Cybercrime can seriously compromise a company’s image and continuity. How can companies best arm themselves against these invisible enemies? We discuss that and more in a brand new episode of Ctalk.

That Cybersecurity is more important than ever is once again underlined by some disturbing figures. For instance, only 9% of Dutch companies are properly prepared for a cyber attack. In addition, the number of attacks involving ransomware (hostage software) has risen by almost 100% in the past year. After a cyber attack, affected companies and organisations are left with unprecedented damage costs. Take cinema chain Pathé, which was scammed for as much as 19 million euros in 2018.

E-mail as the main entry point

At Pathé, cybercriminals amassed that sky-high amount by accessing the organisation’s e-mail traffic. And that is a popular form of fraud among cybercriminals, knows Ronald Kingma, co-founder of the Cyber Defence Centre Acces42. “For cybercriminals, e-mail is the entry point to the user, who is often the weakest link. The Pathé example falls under ceo fraud. The cybercriminals pretend to be directors of the head office, for example, and then send emails with payment requests to someone responsible for finance. That person then accepts the payment request with all the nasty consequences.”

The above example is indicative of the fact that humans are incredibly vulnerable during a cyber attack. According to Erwin van Beinum, Director Cybersecurity at Ctac, companies and organisations should focus on that very area. “Ensuring that the e-mail does not reach the user at all is one thing. But creating awareness within your organisation is also very important. At Ctac, we therefore train internal and external people in recognising suspicious e-mails.” Yet only awareness is not the solution for all cyber problems, states Jelle Niemantsverdriet, National Security Officer at Microsoft. “As security professionals, we cannot expect colleagues to have all the knowledge needed to recognise suspicious e-mail addresses, for example. Instead, we need to ensure that security on a technical level is solid as a rock.”

Cybersecurity in cloud migration

Cybersecurity plays a role in many different areas. So does cloud migration. Often, companies do not know how secure having your data managed externally actually is. Kingma recognises that. “Many organisations think that working in the cloud is automatically completely secure. And that is a big misconception. With a cloud provider, the level of security depends on what you, as an organisation, choose. With Infrastructure as a Service, you may assume that the cloud provider is responsible for the security of the infrastructure. To the contrary: the organisation itself is responsible for keeping the systems and applications in the cloud secure.”

Compare working in the cloud to keeping systems in-house, and the choice for Niemantsverdriet is quickly made. “I would absolutely go for the cloud. Provided you have your affairs and knowledge in order as an organisation, it is the safest option. At Microsoft, we offer our cloud services on a large scale. This allows us to provide global insight into the current incidents. We can then transfer that knowledge to our platforms in a short period of time. So if there is a cyber attack in Ukraine, we can detect it in a few minutes and process it in our cloud. That means our member companies and organisations can be protected very quickly.”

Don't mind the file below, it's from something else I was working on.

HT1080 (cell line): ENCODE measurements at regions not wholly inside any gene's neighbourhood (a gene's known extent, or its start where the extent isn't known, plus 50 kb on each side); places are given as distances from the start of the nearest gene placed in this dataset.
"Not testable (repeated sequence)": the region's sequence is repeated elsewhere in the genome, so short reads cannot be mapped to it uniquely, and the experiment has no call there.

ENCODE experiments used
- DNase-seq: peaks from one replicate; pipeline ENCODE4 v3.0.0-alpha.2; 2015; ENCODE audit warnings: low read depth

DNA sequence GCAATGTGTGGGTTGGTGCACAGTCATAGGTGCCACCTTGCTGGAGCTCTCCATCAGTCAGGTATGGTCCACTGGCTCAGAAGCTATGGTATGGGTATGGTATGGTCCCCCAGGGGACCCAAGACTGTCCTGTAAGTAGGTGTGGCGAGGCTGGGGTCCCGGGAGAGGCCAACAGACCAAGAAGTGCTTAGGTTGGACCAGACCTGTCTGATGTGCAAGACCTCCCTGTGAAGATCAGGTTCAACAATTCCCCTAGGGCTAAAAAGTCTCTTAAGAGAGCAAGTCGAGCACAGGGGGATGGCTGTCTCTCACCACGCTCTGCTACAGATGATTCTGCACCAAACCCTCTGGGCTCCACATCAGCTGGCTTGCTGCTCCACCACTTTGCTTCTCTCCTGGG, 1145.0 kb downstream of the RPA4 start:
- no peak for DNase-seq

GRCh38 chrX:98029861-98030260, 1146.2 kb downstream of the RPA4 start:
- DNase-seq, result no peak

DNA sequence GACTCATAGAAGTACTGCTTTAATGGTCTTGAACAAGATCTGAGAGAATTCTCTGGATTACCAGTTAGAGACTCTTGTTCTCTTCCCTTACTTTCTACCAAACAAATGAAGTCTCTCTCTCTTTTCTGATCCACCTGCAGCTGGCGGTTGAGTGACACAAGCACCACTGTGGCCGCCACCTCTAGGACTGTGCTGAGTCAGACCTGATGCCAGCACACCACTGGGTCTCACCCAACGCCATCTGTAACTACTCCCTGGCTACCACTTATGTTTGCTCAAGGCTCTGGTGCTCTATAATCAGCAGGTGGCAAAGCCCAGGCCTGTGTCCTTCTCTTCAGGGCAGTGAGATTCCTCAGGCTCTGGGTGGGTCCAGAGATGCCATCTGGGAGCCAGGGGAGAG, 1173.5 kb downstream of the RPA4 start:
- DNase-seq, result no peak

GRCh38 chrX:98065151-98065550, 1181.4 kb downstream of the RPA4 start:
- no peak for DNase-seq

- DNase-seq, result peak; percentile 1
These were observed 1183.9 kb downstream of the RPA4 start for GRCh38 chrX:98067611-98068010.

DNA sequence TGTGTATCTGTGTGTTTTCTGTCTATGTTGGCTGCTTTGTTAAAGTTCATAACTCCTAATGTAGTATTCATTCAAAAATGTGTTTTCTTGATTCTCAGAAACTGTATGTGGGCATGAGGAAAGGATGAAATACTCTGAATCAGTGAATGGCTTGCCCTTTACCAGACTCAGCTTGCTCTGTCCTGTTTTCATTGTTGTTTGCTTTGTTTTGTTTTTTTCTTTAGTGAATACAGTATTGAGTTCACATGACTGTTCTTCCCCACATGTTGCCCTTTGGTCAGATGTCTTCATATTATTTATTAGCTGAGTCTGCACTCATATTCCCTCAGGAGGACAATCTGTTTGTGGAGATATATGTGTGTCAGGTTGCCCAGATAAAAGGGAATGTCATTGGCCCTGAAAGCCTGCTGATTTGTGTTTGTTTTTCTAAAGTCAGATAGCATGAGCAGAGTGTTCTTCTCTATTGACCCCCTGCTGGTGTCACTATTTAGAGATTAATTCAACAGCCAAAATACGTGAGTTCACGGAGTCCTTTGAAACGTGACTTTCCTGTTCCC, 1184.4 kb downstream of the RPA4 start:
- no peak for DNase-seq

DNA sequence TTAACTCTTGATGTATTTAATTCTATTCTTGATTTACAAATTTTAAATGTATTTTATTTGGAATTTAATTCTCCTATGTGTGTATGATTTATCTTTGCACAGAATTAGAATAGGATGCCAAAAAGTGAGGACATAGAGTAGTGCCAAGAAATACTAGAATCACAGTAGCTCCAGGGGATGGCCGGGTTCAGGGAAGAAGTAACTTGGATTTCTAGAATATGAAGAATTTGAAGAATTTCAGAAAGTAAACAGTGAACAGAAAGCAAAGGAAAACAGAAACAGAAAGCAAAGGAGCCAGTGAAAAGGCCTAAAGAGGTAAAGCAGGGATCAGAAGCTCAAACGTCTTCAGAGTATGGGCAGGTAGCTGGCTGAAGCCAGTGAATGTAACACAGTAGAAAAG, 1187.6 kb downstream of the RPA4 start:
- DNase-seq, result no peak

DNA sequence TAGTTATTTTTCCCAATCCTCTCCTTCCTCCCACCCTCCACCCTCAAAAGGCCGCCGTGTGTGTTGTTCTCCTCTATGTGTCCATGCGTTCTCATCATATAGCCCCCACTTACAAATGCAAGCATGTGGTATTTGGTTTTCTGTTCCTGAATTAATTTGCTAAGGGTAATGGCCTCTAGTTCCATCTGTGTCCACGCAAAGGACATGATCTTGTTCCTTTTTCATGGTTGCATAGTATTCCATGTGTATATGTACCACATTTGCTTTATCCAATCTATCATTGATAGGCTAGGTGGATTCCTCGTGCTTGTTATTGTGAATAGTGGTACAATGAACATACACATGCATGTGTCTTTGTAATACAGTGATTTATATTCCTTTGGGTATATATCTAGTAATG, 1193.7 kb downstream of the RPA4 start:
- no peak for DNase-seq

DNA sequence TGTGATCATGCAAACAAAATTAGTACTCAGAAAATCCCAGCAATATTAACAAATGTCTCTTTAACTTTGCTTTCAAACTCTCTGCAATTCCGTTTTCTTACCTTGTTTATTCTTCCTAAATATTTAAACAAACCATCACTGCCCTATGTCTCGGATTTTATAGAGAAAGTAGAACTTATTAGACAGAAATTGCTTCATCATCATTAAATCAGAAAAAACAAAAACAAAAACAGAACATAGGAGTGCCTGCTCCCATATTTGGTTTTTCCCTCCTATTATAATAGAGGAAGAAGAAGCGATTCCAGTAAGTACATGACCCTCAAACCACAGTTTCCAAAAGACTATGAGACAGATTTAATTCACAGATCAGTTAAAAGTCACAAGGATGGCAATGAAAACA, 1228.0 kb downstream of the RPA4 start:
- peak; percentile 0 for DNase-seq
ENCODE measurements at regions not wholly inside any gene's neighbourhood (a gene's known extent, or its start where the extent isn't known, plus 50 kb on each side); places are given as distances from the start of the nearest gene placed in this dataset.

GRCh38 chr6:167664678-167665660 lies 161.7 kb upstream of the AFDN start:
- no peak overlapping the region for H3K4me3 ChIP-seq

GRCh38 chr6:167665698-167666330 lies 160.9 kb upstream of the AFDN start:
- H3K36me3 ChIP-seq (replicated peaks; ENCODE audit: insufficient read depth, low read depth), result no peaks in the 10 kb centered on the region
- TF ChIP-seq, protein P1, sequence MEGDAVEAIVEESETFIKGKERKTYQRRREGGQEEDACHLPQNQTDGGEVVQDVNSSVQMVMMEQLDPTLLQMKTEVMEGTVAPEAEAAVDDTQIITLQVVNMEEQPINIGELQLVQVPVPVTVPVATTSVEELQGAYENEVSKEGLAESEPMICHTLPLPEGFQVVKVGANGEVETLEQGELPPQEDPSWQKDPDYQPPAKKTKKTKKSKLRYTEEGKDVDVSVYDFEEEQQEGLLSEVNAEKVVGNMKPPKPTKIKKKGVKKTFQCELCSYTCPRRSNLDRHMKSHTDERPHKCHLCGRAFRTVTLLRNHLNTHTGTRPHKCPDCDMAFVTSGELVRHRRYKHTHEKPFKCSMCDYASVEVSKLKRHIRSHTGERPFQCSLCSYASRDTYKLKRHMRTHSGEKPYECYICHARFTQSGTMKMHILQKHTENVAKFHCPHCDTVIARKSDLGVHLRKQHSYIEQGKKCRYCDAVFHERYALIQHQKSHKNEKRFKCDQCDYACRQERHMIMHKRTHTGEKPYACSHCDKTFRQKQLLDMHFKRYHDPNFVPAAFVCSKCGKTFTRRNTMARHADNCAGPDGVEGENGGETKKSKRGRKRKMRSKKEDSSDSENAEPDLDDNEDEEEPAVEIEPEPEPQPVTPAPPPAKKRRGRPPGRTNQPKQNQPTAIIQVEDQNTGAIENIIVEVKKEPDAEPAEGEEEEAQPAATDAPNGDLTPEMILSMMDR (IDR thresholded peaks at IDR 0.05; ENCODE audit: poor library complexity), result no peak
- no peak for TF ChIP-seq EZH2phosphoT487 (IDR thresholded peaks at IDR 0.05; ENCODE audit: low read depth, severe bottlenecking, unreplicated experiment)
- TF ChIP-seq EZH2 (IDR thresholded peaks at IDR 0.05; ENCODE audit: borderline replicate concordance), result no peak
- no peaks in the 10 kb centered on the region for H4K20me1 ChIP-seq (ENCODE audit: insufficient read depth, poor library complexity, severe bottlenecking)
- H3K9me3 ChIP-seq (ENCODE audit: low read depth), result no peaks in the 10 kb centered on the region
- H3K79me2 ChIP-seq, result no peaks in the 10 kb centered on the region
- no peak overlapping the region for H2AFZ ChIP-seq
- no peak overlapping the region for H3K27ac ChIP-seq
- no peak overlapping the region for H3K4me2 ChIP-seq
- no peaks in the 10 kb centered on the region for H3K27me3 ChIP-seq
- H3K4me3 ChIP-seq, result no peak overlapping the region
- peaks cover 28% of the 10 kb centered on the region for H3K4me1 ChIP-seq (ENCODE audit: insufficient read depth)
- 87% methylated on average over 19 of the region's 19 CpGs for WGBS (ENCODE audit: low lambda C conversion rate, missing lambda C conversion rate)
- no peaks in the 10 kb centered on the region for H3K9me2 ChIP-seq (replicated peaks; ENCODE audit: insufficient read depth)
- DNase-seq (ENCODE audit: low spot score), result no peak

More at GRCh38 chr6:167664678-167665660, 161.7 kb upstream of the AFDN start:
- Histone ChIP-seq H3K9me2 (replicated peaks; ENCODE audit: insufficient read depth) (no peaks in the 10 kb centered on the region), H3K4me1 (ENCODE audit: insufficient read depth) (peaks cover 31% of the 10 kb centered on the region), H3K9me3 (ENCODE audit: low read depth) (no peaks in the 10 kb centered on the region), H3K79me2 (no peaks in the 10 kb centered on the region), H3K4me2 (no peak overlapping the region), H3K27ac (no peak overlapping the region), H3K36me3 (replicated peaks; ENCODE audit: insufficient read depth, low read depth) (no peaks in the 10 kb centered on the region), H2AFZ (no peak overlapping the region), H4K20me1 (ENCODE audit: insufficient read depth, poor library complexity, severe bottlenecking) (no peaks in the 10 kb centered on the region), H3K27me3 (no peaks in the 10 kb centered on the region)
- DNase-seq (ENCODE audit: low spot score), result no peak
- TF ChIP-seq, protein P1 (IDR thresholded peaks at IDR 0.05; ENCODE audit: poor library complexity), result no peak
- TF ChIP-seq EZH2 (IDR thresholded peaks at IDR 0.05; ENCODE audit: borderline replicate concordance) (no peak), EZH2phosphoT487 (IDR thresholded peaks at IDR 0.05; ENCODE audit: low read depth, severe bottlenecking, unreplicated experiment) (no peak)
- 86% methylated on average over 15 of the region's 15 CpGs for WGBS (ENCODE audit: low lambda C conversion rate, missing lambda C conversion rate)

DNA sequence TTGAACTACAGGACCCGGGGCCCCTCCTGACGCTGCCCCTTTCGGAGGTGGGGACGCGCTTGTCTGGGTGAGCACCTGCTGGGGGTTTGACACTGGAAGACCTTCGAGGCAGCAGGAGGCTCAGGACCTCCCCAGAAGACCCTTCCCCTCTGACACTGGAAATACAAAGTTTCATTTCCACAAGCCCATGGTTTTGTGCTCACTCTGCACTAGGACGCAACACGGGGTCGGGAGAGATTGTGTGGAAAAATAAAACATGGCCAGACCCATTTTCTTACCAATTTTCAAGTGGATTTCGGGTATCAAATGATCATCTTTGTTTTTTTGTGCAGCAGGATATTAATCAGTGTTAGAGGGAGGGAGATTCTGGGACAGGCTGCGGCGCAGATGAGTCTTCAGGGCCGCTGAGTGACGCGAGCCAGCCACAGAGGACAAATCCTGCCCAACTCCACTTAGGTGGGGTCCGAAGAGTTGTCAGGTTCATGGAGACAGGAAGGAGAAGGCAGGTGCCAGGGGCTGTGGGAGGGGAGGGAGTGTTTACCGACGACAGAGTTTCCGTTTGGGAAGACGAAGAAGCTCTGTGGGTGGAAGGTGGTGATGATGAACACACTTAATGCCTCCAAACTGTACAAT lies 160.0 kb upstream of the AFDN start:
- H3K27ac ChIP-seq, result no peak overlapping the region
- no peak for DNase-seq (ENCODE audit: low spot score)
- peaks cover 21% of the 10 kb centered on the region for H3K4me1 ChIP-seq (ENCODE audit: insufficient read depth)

Unprecedented damage from ransomware

It was mentioned at the beginning: the number of cyber attacks involving ransomware has skyrocketed in the past year. And this is worrying, because the damage for the affected parties is almost incalculable. During a ransomware attack, cybercriminals hack into a company’s system, “lock” important, valuable files and then demand a large ransom to release the computer. This often involves millions of euros. Many companies choose to put this amount on the table because they see no other way out and want to minimise financial and reputational damage. And Van Beinum can understand that. “If bankruptcy is imminent or lives are at stake, companies will quickly proceed to pay due to ever-increasing pressure,” he says. “In my view, companies should design their security in such a way that it is clear whether, and for which cases, paying a ransom is worthwhile.”

Of taking out special insurance that covers the damage caused by a ransomware attack, the table guests are less convinced. Kingma: “The cybercriminal often also knows you are insured and can use that against you. Chances are then there will be payment regardless.” But what does help in the fight against ransomware? “In any case, not publicly shaming affected companies,” Niemantsverdriet says firmly. “I notice that we tend to do victim blaming from time to time, which only adds to the cyber embarrassment of affected companies and organisations.” And that ultimately benefits no one, Kingma believes. “It is best for companies to be open about the course of a ransomware attack. Record it, for example, so that other organisations can learn from it.”

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Cybercrime can seriously compromise your corporate image and business continuity. Learn how your company can best arm itself against these invisible enemies.

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